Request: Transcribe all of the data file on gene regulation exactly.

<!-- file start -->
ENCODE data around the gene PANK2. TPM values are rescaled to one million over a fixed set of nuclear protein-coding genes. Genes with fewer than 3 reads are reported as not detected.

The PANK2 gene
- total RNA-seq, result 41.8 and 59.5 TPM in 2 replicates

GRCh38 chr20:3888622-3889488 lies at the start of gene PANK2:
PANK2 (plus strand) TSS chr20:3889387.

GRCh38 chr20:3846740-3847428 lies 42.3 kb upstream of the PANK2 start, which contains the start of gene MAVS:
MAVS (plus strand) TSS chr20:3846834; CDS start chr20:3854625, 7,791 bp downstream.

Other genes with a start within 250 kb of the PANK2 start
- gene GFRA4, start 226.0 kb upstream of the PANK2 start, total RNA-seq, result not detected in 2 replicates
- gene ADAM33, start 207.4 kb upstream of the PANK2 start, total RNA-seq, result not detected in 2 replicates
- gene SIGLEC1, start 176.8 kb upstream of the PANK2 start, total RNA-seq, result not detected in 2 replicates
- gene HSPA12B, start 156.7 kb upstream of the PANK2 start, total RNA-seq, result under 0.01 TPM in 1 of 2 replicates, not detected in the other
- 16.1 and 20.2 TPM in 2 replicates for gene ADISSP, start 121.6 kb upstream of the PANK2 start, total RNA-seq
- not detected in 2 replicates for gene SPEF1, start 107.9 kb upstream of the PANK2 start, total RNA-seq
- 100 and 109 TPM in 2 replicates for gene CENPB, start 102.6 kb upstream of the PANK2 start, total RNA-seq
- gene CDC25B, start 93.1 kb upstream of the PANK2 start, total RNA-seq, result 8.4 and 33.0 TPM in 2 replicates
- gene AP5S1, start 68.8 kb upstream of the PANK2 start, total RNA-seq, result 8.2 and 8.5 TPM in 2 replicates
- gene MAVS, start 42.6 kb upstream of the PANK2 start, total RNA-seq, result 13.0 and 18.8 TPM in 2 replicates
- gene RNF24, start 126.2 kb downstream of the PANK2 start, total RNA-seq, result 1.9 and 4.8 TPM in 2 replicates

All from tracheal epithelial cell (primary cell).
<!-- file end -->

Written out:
ENCODE data around the gene PANK2. TPM values are rescaled to one million over a fixed set of nuclear protein-coding genes. Genes with fewer than 3 reads are reported as not detected.

The PANK2 gene
- total RNA-seq, result 41.8 and 59.5 TPM in 2 replicates

GRCh38 chr20:3888622-3889488 lies at the start of gene PANK2:
PANK2 (plus strand) TSS chr20:3889387.

GRCh38 chr20:3846740-3847428 lies 42.3 kb upstream of the PANK2 start, which contains the start of gene MAVS:
MAVS (plus strand) TSS chr20:3846834; CDS start chr20:3854625, 7,791 bp downstream.

Other genes with a start within 250 kb of the PANK2 start
- gene GFRA4, start 226.0 kb upstream of the PANK2 start, total RNA-seq, result not detected in 2 replicates
- gene ADAM33, start 207.4 kb upstream of the PANK2 start, total RNA-seq, result not detected in 2 replicates
- gene SIGLEC1, start 176.8 kb upstream of the PANK2 start, total RNA-seq, result not detected in 2 replicates
- gene HSPA12B, start 156.7 kb upstream of the PANK2 start, total RNA-seq, result under 0.01 TPM in 1 of 2 replicates, not detected in the other
- 16.1 and 20.2 TPM in 2 replicates for gene ADISSP, start 121.6 kb upstream of the PANK2 start, total RNA-seq
- not detected in 2 replicates for gene SPEF1, start 107.9 kb upstream of the PANK2 start, total RNA-seq
- 100 and 109 TPM in 2 replicates for gene CENPB, start 102.6 kb upstream of the PANK2 start, total RNA-seq
- gene CDC25B, start 93.1 kb upstream of the PANK2 start, total RNA-seq, result 8.4 and 33.0 TPM in 2 replicates
- gene AP5S1, start 68.8 kb upstream of the PANK2 start, total RNA-seq, result 8.2 and 8.5 TPM in 2 replicates
- gene MAVS, start 42.6 kb upstream of the PANK2 start, total RNA-seq, result 13.0 and 18.8 TPM in 2 replicates
- gene RNF24, start 126.2 kb downstream of the PANK2 start, total RNA-seq, result 1.9 and 4.8 TPM in 2 replicates

All from tracheal epithelial cell (primary cell).